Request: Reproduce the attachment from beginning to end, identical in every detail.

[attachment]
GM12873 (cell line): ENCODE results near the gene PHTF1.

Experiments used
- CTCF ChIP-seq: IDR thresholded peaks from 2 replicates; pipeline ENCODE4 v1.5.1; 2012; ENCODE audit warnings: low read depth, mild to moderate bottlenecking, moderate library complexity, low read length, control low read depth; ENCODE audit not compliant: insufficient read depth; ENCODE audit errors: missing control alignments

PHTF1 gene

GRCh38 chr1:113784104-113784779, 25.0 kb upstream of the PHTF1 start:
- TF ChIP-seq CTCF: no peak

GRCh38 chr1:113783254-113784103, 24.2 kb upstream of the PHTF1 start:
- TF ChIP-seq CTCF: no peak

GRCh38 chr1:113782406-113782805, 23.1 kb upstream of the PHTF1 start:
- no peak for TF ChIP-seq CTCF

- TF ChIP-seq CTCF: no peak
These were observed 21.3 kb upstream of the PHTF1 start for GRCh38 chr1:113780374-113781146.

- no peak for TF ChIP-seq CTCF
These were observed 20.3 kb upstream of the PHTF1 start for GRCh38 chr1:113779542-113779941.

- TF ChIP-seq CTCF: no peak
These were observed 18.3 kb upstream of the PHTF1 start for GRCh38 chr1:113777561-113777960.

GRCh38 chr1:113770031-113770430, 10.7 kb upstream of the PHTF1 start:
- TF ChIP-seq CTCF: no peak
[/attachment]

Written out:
GM12873 (cell line): ENCODE results near the gene PHTF1.

Experiments used
- CTCF ChIP-seq: IDR thresholded peaks from 2 replicates; pipeline ENCODE4 v1.5.1; 2012; ENCODE audit warnings: low read depth, mild to moderate bottlenecking, moderate library complexity, low read length, control low read depth; ENCODE audit not compliant: insufficient read depth; ENCODE audit errors: missing control alignments

PHTF1 gene

GRCh38 chr1:113784104-113784779, 25.0 kb upstream of the PHTF1 start:
- TF ChIP-seq CTCF: no peak

GRCh38 chr1:113783254-113784103, 24.2 kb upstream of the PHTF1 start:
- TF ChIP-seq CTCF: no peak

GRCh38 chr1:113782406-113782805, 23.1 kb upstream of the PHTF1 start:
- no peak for TF ChIP-seq CTCF

- TF ChIP-seq CTCF: no peak
These were observed 21.3 kb upstream of the PHTF1 start for GRCh38 chr1:113780374-113781146.

- no peak for TF ChIP-seq CTCF
These were observed 20.3 kb upstream of the PHTF1 start for GRCh38 chr1:113779542-113779941.

- TF ChIP-seq CTCF: no peak
These were observed 18.3 kb upstream of the PHTF1 start for GRCh38 chr1:113777561-113777960.

GRCh38 chr1:113770031-113770430, 10.7 kb upstream of the PHTF1 start:
- TF ChIP-seq CTCF: no peak